As already noted in previous blog entries Stephen’s actions toward the clergy in England had dire consequences for his kingship particularly his treatment of Roger, Bishop of Salisbury in the year 1139. In addition, his appointment of Theobald of Bec as Archbishop of Canterbury caused further ill feeling between the king and his brother, Bishop Henry. We also know that the last few years of Stephen’s reign were dominated by his unsuccessful attempts to have his son Eustace crowned his in own lifetime.
Two letters, one written by Bernard of Clairvaux in about 1140 and one by Pope Eugene III in 1147, provide further evidence of Stephen’s sometimes awkward handling of church affairs. Both letters were addressed to his Queen, Matilda of Bolougne, and both requested her intervention with the King.
The first letter concerned the appointment of William Fitzherbert to the See of York. He was a relative of Stephen’s and the King had not only suggested his appointment but invested him after an election which was fiercely contested. This caused a dispute that continued for six years and during this episode Bernard also wrote a strongly worded letter to Stephen which appears to have gone unheeded.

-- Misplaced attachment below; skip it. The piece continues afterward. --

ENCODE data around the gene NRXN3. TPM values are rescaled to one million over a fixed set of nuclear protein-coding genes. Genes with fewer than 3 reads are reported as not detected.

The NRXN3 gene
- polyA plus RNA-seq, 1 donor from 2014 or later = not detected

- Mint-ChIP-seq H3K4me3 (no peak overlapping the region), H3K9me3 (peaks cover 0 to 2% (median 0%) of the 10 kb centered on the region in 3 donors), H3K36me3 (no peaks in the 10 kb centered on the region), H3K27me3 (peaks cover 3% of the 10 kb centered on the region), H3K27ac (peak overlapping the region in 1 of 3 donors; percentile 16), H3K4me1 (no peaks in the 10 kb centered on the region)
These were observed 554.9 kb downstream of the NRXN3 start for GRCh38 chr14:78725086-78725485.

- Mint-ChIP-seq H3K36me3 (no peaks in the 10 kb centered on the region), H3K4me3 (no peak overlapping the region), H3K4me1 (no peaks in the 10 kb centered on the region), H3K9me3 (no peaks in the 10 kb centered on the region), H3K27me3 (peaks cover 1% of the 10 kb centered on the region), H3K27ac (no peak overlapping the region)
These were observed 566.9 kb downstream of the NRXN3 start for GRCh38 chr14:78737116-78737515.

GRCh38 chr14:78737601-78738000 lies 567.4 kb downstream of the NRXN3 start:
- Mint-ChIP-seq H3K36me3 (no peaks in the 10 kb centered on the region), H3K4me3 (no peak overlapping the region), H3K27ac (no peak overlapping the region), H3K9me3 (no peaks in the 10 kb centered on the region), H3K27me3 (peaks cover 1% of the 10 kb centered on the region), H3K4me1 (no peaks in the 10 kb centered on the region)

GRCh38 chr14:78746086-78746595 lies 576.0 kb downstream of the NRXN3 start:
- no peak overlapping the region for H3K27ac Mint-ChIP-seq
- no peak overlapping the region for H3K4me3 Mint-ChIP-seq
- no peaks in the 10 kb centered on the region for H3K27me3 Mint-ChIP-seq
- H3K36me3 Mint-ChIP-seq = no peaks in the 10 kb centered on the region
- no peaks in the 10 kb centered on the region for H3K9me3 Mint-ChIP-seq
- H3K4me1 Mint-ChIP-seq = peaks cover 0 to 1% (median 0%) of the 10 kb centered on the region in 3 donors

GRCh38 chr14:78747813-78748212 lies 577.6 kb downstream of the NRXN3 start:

The subject of the second letter was in regard to the episcopacy of London. Matilda, The Empress, had selected Robert de Sigillo and he had been canonically elected in 1141. After Stephen had been restored to his position as king he demanded an oath of fealty from Robert which he refused to give. Stephen persecuted him and in his letter the Pope urged the Queen to intervene and persuade the King to accept a promise instead of the oath.